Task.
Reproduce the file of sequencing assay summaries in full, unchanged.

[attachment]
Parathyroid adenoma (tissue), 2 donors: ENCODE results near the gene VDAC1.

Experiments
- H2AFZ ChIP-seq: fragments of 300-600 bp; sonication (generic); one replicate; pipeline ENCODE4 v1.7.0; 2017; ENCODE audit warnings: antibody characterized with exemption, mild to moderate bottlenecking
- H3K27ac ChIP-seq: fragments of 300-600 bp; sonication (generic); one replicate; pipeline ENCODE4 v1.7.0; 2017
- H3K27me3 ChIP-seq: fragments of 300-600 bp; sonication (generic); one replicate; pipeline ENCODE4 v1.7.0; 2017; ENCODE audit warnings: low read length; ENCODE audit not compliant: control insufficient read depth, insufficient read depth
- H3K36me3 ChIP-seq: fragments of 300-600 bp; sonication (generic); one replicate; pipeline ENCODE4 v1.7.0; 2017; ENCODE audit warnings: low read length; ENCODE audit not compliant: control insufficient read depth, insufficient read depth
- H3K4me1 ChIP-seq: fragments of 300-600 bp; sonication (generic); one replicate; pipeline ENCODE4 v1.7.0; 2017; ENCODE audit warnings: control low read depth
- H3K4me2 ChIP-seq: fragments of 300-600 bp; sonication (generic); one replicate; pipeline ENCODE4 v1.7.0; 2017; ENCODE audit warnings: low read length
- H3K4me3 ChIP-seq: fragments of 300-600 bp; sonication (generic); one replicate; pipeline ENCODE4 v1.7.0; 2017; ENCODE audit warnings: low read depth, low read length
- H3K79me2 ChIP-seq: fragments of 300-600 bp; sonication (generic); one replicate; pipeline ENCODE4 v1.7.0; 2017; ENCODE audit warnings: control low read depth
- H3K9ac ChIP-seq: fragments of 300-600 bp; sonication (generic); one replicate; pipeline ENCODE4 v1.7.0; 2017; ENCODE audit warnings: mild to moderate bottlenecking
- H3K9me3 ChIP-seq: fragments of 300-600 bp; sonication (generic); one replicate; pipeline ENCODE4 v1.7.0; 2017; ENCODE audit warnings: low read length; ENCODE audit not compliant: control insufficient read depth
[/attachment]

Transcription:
Parathyroid adenoma (tissue), 2 donors: ENCODE results near the gene VDAC1.

Experiments
- H2AFZ ChIP-seq: fragments of 300-600 bp; sonication (generic); one replicate; pipeline ENCODE4 v1.7.0; 2017; ENCODE audit warnings: antibody characterized with exemption, mild to moderate bottlenecking
- H3K27ac ChIP-seq: fragments of 300-600 bp; sonication (generic); one replicate; pipeline ENCODE4 v1.7.0; 2017
- H3K27me3 ChIP-seq: fragments of 300-600 bp; sonication (generic); one replicate; pipeline ENCODE4 v1.7.0; 2017; ENCODE audit warnings: low read length; ENCODE audit not compliant: control insufficient read depth, insufficient read depth
- H3K36me3 ChIP-seq: fragments of 300-600 bp; sonication (generic); one replicate; pipeline ENCODE4 v1.7.0; 2017; ENCODE audit warnings: low read length; ENCODE audit not compliant: control insufficient read depth, insufficient read depth
- H3K4me1 ChIP-seq: fragments of 300-600 bp; sonication (generic); one replicate; pipeline ENCODE4 v1.7.0; 2017; ENCODE audit warnings: control low read depth
- H3K4me2 ChIP-seq: fragments of 300-600 bp; sonication (generic); one replicate; pipeline ENCODE4 v1.7.0; 2017; ENCODE audit warnings: low read length
- H3K4me3 ChIP-seq: fragments of 300-600 bp; sonication (generic); one replicate; pipeline ENCODE4 v1.7.0; 2017; ENCODE audit warnings: low read depth, low read length
- H3K79me2 ChIP-seq: fragments of 300-600 bp; sonication (generic); one replicate; pipeline ENCODE4 v1.7.0; 2017; ENCODE audit warnings: control low read depth
- H3K9ac ChIP-seq: fragments of 300-600 bp; sonication (generic); one replicate; pipeline ENCODE4 v1.7.0; 2017; ENCODE audit warnings: mild to moderate bottlenecking
- H3K9me3 ChIP-seq: fragments of 300-600 bp; sonication (generic); one replicate; pipeline ENCODE4 v1.7.0; 2017; ENCODE audit warnings: low read length; ENCODE audit not compliant: control insufficient read depth